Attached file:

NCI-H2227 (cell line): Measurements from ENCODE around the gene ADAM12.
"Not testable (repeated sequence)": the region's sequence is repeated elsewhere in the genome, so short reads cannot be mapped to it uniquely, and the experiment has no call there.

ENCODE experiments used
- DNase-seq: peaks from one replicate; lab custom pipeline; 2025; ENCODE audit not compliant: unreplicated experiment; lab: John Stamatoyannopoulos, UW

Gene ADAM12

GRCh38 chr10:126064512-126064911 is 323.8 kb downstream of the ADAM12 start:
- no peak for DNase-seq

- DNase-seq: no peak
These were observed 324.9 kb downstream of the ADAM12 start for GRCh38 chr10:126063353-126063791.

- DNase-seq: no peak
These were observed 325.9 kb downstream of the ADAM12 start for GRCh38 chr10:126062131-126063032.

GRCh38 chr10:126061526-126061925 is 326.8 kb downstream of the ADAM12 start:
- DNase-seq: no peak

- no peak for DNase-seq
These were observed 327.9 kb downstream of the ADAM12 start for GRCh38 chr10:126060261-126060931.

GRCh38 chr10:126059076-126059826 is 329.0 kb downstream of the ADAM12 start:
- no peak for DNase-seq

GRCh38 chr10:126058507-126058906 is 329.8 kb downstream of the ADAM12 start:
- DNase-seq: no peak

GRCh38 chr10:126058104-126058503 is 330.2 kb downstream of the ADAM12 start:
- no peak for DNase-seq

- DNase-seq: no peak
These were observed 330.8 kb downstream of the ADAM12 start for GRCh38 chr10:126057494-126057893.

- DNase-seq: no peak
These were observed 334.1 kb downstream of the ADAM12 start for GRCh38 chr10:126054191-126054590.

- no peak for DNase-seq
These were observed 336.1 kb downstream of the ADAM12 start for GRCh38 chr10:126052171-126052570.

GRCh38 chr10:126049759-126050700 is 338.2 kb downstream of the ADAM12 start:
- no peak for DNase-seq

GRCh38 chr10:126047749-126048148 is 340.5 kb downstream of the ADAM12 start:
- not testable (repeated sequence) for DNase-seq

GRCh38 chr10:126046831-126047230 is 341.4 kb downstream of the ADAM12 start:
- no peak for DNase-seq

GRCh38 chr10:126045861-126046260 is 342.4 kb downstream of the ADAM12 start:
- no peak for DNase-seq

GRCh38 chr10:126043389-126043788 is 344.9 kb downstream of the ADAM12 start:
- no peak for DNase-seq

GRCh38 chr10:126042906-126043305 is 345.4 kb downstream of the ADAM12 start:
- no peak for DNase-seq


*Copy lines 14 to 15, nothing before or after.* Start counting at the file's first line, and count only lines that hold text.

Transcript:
- no peak for DNase-seq
These were observed 327.9 kb downstream of the ADAM12 start for GRCh38 chr10:126060261-126060931.